Our gardening expert answers your queries
Q: There is a bamboo in the garden we have just bought. I have dug out a clump and put it into a huge container because I would like to keep it under control. How do we get rid of the rest of the clump which covers more than 10 square yards? KF, Locks Heath.
A: Cut down every stem to four inches. Then fill the tubes with Roundup. This will do the trick. Leave the treated area for about six months and then use a hand-held flame weeder to burn off the dead tubes.
Q: I keep reading your articles on greenhouse heaters. Are blue-flamed ones better than the yellow-flamed? There’s no electricity in the greenhouse. HD, Cosham.
A: Blue flame paraffin heaters are far better and more efficient. If you’re taking greenhouse gardening more seriously, get electricity into your greenhouse. A helpful suggestion. Keep saving £2 coins so you can get the money together!
Q: We have an allotment and the pigeons eat every leaf on sprouts and cabbages. We use netting in some areas but the nets are a nuisance because it is difficult to weed and hoe. What would you suggest please? A and DP, Purbrook.
A: Two suggestions. The first is to save up for a walk-in fruit cage. The second is to either make or buy a hawk and tie it on to cloche wire and insert into the top of an 8ft cane. The hawk will move around in the wind. I use one on my allotment for a raised strawberry bed and use walk in fruit cages for the larger areas.
Q: We have just moved to an old house with a pleasant garden, but at the bottom there is a huge overgrown blackberry. Is there a weed killer we could use to kill it? TL, Southsea.
A: Yes there is a weedkiller but when the blackberry dies the thorns will be a problem. The best idea is to use an empty dustbin and put a strong liner inside. Cut off long lengths of blackberry and then cut into small pieces which will fall into the liner in the bin. Leave 12in of stem on each plant and with gloved hands dig out the roots. Take your time and choose a pleasant day. Your question will help a lot of people.
JOBS FOR THE WEEK AHEAD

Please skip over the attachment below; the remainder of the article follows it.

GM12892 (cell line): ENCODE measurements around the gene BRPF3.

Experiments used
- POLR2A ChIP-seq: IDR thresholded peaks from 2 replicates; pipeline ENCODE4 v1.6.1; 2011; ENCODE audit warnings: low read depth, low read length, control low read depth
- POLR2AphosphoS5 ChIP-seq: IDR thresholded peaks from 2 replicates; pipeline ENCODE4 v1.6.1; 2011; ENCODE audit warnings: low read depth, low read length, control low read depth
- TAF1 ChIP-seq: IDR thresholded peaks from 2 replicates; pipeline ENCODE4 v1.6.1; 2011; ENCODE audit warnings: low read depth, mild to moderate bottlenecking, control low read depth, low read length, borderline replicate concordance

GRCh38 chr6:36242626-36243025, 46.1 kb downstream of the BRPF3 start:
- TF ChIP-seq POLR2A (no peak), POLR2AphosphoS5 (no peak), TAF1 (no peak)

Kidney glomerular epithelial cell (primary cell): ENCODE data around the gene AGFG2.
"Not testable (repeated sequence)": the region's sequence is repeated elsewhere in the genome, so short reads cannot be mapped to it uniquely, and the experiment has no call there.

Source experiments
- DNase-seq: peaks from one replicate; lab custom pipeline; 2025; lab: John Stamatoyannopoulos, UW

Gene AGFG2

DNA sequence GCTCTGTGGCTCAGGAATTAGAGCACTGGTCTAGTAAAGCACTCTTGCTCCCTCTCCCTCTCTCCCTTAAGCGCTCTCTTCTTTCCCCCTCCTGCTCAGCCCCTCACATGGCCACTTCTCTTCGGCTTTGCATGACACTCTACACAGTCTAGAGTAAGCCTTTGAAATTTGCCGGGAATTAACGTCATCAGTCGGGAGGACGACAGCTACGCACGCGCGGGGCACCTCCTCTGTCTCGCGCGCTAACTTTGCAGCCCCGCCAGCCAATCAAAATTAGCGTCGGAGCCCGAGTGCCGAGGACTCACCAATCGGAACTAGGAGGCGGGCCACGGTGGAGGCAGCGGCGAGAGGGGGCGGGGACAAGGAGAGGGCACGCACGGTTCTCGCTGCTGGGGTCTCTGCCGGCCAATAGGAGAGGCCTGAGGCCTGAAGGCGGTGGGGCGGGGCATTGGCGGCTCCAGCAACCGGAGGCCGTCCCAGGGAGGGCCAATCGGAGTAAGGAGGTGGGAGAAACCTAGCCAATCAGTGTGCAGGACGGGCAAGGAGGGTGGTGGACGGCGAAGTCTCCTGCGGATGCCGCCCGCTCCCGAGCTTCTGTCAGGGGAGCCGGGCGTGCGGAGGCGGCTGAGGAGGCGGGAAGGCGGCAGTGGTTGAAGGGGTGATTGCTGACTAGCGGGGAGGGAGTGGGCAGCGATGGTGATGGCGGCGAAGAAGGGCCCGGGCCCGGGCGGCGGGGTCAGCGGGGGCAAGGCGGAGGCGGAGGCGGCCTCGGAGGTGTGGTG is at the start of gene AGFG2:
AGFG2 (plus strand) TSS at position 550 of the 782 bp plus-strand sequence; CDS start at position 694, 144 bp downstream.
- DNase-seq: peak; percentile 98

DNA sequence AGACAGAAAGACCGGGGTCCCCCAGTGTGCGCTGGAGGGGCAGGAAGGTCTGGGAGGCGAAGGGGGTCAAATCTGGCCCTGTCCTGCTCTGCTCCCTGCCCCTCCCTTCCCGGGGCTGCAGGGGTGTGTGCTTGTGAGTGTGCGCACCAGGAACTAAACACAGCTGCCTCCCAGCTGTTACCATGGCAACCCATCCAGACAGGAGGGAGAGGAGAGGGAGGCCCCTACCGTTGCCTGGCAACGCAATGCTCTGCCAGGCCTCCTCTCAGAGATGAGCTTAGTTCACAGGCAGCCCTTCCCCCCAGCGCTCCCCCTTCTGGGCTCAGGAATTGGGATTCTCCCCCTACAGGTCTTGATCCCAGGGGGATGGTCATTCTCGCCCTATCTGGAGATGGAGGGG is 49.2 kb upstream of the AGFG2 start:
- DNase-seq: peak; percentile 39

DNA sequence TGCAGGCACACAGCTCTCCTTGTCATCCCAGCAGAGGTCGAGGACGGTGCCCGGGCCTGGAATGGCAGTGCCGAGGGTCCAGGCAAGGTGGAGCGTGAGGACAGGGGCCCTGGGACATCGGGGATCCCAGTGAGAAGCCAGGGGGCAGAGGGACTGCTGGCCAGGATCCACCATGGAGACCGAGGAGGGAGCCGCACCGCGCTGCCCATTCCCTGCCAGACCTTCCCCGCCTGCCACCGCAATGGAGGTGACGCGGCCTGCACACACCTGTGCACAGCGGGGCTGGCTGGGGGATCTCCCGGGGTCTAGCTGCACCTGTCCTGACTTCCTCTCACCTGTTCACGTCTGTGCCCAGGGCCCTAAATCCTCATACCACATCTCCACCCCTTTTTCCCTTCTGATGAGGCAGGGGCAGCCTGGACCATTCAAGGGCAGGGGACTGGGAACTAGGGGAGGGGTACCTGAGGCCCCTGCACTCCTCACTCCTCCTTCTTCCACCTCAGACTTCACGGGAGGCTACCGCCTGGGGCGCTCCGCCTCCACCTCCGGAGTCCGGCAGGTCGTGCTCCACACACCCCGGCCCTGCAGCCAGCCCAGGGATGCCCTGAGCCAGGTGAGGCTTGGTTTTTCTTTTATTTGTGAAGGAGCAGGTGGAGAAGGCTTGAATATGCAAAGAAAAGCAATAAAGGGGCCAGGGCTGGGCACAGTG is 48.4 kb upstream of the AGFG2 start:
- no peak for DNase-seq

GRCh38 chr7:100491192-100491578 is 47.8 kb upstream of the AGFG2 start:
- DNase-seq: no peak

• If all the leaves on a poinsettia have fallen off it may not be your fault. It was probably over-watered before you bought it or too cold where it was sold. Make the best of the red bracts on top. Pick sprays of evergreens or pieces of conifer and stick these into the pot’s compost. This will make the bracts look less naked.
• Did you install a soil warming cable in the greenhouse? Many of you did because there are only a few left at garden centres.
• Germinating seedlings need good light. If there’s not enough, the stems become long, thin and weak. Wash greenhouse glass. Flash makes this job easier. When rinsing add two tablespoons of vinegar in a gallon of water. This gets rid of the limescale in our water.
• Check all indoor plants to ensure there are no whitefly around. If you see any, squash them and rub off any eggs which you will see on the backs of the leaves. This simple advice prevents a build-up of thousands of the little blighters. In the greenhouse, hang yellow traps up just above the plants. Give the plants a gentle shake occasionally nd the whitefly will fly onto the sticky traps.
• If you have frogs or toads in the greenhouse, they will need water so they may spawn. A sunken dustbin lid filled with water fits the bill. The rim must be at the same level as the soil otherwise they won’t be able to get in or out.
• Don’t leave it too late. Only seven weeks left to move trees and shrubs.
• Prune blackcurrant bushes. Remove the wood which fruited. You will see where the fruit was because there will be fine stems left behind where the fruit was last summer.
• Remove the lowest side shoots on gooseberries so the fruits will grow on clear stems, This helps enormously when you are bending down picking the berries.
• Prune HT and floribunda roses in the next fortnight. Cut stems back hard down to outward pointing buds. Give the bushes a feed using Vitax Q4 fertiliser forked in and a teaspoon full of Epsom salts and hoe this in. Epsom salts encourages excellent leaves and reduces black spot disease.
Got a question for Brian? Click here to ask it.